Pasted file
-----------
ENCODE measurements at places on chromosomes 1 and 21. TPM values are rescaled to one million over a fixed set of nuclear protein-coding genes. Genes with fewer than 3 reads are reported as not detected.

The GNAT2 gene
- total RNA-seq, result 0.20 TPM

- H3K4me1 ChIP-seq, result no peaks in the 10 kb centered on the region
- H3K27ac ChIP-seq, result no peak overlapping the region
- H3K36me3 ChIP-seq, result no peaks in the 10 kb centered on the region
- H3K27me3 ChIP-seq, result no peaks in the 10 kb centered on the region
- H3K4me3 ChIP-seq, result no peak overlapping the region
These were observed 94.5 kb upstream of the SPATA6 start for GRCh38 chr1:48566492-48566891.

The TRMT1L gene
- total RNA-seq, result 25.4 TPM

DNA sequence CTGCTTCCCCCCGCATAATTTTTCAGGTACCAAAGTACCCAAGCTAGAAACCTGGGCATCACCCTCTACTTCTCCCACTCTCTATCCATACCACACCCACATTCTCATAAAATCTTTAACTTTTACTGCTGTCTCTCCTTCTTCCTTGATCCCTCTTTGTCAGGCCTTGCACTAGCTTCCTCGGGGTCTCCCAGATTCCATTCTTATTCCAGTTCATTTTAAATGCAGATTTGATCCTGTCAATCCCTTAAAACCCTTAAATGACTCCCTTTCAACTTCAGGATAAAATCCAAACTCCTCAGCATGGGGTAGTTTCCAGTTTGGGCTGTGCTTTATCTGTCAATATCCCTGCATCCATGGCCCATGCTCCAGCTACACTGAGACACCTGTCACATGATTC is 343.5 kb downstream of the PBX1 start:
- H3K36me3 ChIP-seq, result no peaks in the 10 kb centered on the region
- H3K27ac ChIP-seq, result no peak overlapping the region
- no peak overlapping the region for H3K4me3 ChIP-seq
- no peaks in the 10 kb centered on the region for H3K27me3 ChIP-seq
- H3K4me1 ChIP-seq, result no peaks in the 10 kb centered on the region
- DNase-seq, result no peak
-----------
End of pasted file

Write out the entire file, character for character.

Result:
ENCODE measurements at places on chromosomes 1 and 21. TPM values are rescaled to one million over a fixed set of nuclear protein-coding genes. Genes with fewer than 3 reads are reported as not detected.

The GNAT2 gene
- total RNA-seq, result 0.20 TPM

- H3K4me1 ChIP-seq, result no peaks in the 10 kb centered on the region
- H3K27ac ChIP-seq, result no peak overlapping the region
- H3K36me3 ChIP-seq, result no peaks in the 10 kb centered on the region
- H3K27me3 ChIP-seq, result no peaks in the 10 kb centered on the region
- H3K4me3 ChIP-seq, result no peak overlapping the region
These were observed 94.5 kb upstream of the SPATA6 start for GRCh38 chr1:48566492-48566891.

The TRMT1L gene
- total RNA-seq, result 25.4 TPM

DNA sequence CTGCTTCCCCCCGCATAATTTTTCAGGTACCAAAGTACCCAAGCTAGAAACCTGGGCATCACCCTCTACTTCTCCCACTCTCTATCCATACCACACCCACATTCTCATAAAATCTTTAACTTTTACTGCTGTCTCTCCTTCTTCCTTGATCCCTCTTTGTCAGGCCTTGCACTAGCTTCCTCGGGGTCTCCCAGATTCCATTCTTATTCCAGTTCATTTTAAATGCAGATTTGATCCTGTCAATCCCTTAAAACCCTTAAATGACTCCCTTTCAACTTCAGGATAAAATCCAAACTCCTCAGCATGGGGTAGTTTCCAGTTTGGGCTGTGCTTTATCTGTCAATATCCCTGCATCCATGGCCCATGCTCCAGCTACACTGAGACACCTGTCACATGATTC is 343.5 kb downstream of the PBX1 start:
- H3K36me3 ChIP-seq, result no peaks in the 10 kb centered on the region
- H3K27ac ChIP-seq, result no peak overlapping the region
- no peak overlapping the region for H3K4me3 ChIP-seq
- no peaks in the 10 kb centered on the region for H3K27me3 ChIP-seq
- H3K4me1 ChIP-seq, result no peaks in the 10 kb centered on the region
- DNase-seq, result no peak